Advocates of minimum wage hikes are living in a fantasy world
An column in today’s Star Tribune, titled ‘Progressive policies in Minnesota are working for workers‘, begins “As corporate profits soar, working people are rightly demanding fair wages…”
The author seems to be living in a fantasy world. In it, employers are vast corporations whose owners and managers are swimming in piles of cash while paying their workers a pittance. To see how much of a fantasy this is, consider Saint Paul. Its politicians are considering whether to follow the lead of Minneapolis and impose a $15 per hour minimum wage. To aid in their deliberations, they commissioned the Citizens League to report on the labor market in the city. It paints a picture starkly at odds with the fantasy world painted by advocates of minimum wage hikes.
As the Pioneer Press summarized,
-Most of St. Paul’s large employers such as Allina Health, Ecolab, HealthPartners and Securian already pay the majority of their workers at least $15 per hour. Private colleges do the same for full-time employees but not for part-time student workers, who earn about $10.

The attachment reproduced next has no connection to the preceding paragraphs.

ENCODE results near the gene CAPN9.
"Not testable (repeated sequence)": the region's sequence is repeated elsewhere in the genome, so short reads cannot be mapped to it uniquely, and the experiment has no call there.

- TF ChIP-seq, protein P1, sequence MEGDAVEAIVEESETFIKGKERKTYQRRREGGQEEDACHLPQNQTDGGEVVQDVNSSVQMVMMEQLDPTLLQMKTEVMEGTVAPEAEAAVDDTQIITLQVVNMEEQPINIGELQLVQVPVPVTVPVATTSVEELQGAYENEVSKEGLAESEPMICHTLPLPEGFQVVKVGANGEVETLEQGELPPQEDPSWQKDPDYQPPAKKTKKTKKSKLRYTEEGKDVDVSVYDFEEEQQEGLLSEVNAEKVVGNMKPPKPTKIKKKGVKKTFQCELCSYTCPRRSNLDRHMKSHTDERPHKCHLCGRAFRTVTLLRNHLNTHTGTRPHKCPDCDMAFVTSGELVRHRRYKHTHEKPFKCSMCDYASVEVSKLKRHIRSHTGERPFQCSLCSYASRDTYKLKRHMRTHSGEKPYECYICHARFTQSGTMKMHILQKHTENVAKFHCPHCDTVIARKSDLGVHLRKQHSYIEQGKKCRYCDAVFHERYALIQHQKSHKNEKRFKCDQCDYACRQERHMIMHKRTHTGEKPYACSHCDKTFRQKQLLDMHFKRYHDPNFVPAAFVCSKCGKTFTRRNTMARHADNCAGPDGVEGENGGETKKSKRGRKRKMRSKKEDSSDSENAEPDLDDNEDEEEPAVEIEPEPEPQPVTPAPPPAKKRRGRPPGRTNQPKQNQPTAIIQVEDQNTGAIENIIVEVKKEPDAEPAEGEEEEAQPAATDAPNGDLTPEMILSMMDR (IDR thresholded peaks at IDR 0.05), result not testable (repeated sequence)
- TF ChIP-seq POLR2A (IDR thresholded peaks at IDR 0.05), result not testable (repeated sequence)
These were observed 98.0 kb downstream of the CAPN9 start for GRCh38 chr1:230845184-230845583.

-Nonprofits that employ disabled people at a special wage that is at or below the statewide minimum worry they will not be able to cover increased costs. They said lay-offs would disrupt their staff-to-client ratios, losing them clients.
-Some franchise and small business owners such as bookstores said their prices were set by publishers and national brands, so they cannot raise prices to cover increased labor costs.
-Without an exemption for young people, a small, family-run restaurant worried about no longer being able to afford to pay summer youth.
Speaking through an interpreter, a low-wage retail janitor “felt strongly that no one should be exempted, including youth workers, believing teens should be able to make the same as adults, knowing that some support their families,” according to the report.
Meanwhile, some immigrant-owned businesses were insistent that they did not want a $15 minimum wage increase because they cannot financially support the increase in labor costs, according to the report.
Contrary to the fantasy, big corporations in Saint Paul are already paying most of their workers at least the proposed minimum wage. The people who would be hit hard would be, instead, smaller businesses. This is the reality.
John Phelan is an economist at the Center of the American Experiment.